Out of the Ordinary: Cranbrook and the Chair

Last week, I was happy to welcome a small group tour into the reading room to view archival materials about chairs. After the tour request appeared in my inbox, I learned a lot about chairs in a short time and found a new appreciation for this commonplace object. 

As I searched and gathered materials for the display, I began to see how imagination and inspiration can transform an ordinary thing from complete obscurity to one of curiosity and sometimes great celebrity.  

Florence Knoll in Eero Saarinen’s Grasshopper Chair in the Dallas Original Showroom, 1950. Courtesy of Cranbrook Archives

The chair has been creatively reinvented time and again according to the social context of its use, the cultural meaning imbued in it, or the inspiration from which its design sprang. Just think throne, pew, sofa, deck chair, chaise-lounge, and so on. 

Take one of Cranbrook’s most iconic chairs – Eliel Saarinen Cranbrook School dining hall chair. Designed to withstand use by teenage boys, it combines durability with sophistication and has stood the test of time as they are still in use after 94 years. At the back of each chair is a bronze crane insert, a symbol that subtly gives identity to the community using the chair.

Cranbrook School Dining Hall, October 1936. Courtesy of Cranbrook Archives.

The 1940s and 1950s saw a flourishing of chair design from Academy of Art graduates, including Florence Schust Knoll BassettRalph Rapson (the first Cranbrook-trained designer to work for Knoll), Charles Eames, Benjamin Baldwin, Harry Weese, and Ruth Adler Schnee. The Organic Design in Home Furnishings competition at the Museum of Modern Art in 1941 generated many of these designs, including collaborative entries from Baldwin and Weese, as well as Eames and Eero Saarinen.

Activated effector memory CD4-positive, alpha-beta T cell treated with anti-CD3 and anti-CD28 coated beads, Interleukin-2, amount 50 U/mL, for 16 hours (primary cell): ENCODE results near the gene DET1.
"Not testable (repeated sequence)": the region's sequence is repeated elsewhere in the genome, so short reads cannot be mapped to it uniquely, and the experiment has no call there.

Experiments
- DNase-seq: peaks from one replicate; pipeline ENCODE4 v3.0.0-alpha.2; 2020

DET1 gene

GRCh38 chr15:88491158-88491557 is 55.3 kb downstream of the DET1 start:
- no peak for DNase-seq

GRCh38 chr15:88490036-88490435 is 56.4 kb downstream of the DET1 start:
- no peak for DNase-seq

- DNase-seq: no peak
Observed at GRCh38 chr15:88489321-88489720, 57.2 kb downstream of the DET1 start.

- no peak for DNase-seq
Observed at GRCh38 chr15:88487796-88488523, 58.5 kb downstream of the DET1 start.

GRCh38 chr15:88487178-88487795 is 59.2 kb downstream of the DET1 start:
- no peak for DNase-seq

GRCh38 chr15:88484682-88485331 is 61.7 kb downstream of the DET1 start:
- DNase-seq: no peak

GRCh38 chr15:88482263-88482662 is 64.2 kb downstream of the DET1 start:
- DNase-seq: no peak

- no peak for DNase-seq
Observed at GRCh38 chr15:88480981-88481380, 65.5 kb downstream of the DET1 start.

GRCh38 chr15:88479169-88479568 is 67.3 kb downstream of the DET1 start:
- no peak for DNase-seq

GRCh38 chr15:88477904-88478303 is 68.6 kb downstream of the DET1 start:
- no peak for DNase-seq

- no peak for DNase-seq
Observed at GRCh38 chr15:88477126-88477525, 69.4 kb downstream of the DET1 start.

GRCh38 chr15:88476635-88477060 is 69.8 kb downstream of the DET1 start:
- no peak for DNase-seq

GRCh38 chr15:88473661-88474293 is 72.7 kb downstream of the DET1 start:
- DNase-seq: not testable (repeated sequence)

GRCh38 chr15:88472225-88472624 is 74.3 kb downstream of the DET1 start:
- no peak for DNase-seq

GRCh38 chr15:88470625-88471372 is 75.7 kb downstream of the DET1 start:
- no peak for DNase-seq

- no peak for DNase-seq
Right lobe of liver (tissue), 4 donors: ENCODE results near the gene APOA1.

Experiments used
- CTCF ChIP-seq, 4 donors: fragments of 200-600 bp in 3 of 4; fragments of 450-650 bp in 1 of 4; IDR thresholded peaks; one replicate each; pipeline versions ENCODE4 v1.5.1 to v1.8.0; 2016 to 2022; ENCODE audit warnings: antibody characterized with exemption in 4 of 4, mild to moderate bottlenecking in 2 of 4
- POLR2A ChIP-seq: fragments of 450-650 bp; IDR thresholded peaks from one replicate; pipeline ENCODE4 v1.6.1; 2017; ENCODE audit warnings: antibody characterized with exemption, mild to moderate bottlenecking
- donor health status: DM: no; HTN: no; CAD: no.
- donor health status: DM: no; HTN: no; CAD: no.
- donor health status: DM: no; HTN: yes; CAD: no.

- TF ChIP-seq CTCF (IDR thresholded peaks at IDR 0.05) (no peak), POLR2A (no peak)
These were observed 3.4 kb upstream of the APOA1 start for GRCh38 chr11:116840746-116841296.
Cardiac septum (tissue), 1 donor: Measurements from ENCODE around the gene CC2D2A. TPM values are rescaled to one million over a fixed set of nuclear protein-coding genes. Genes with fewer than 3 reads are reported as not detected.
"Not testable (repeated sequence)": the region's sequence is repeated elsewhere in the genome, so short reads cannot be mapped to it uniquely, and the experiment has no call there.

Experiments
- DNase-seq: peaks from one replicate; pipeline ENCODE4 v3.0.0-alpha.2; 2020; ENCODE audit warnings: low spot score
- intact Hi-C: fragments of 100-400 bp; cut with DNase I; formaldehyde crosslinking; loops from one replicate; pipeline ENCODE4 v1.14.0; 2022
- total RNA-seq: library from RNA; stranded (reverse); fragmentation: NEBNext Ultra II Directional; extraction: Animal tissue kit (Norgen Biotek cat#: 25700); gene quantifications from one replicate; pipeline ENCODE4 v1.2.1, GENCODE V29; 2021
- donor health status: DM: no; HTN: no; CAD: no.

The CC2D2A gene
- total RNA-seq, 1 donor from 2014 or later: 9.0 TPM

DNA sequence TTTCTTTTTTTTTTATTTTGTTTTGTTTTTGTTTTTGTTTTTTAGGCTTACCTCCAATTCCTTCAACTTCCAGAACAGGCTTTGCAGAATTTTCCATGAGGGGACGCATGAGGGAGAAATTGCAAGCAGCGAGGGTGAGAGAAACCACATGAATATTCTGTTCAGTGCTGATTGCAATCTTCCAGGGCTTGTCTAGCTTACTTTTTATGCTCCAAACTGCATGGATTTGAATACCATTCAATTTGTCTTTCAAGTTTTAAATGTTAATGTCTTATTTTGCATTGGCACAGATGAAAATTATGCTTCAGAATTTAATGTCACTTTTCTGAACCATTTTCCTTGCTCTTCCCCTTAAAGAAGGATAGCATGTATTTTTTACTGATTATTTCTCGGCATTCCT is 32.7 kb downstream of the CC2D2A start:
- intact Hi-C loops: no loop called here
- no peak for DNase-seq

Interestingly, Eero’s later chair designs are all much inspired by nature—the Grasshopper chair, the Womb chair, and the Tulip Chair.  

Eero Saarinen sitting in the prototype of his Womb Chair at his Vaughn Road home. 18 June 1947. Photographer: Harvey Croze. Courtesy of Cranbrook Archives.

Inspired by nature in a different way, Finnish architect and furniture designer Olav Hammarstrom has a variety of designs that are born of the possibilities to which natural materials lend themselves. Hammarstrom worked with Alvar Aalto and Eero Saarinen and Associates, working on projects such as the Baker House dormitory at MIT and the furnishings at the GM Tech Center. Married to Head of the Weaving Department Marianne Strengell, he designed their house in Wellfleet on Cape Cod, as well as houses for friends and colleagues, along with chairs to go in them.

Bamboo Experimental “Basketchair” by Olav Hammarstrom. 10 February 1956. Courtesy of Cranbrook Archives.

Furniture design was also the focus of another Academy affiliated designer, Pipsan Saarinen Swanson. Working in partnership with her husband, architect J. Robert F. Swanson, Pipsan typically designed the interiors while he designed the structure and exterior.

Chair designed by Pipsan Saarinen Swanson. December 8, 1945. Photographer: Harvey Croze. Courtesy of Cranbrook Archives.

But Robert Swanson also designed furniture. Perhaps the most surprising thing I learned was that Swanson invented a ‘Stackable Chair,’ patented in 1957. A form we take for granted nowadays, these chairs can still be found in many buildings and classrooms on Cranbrook’s campus.

The “Stackable Chair” by J. Robert F. Swanson, 1957. Courtesy of Cranbrook Archives.

It was a great pleasure to share these archival stories with our guests and to explore Cranbrook’s part in the story of the chair. In the process I learned to see an everyday thing in a new light and how creativity can transform the ordinary into the extraordinary. 

Laura MacNewman, Associate Archivist, Cranbrook Center for Collections and Research

Come to the great hall, where the Yule log sparkles bright!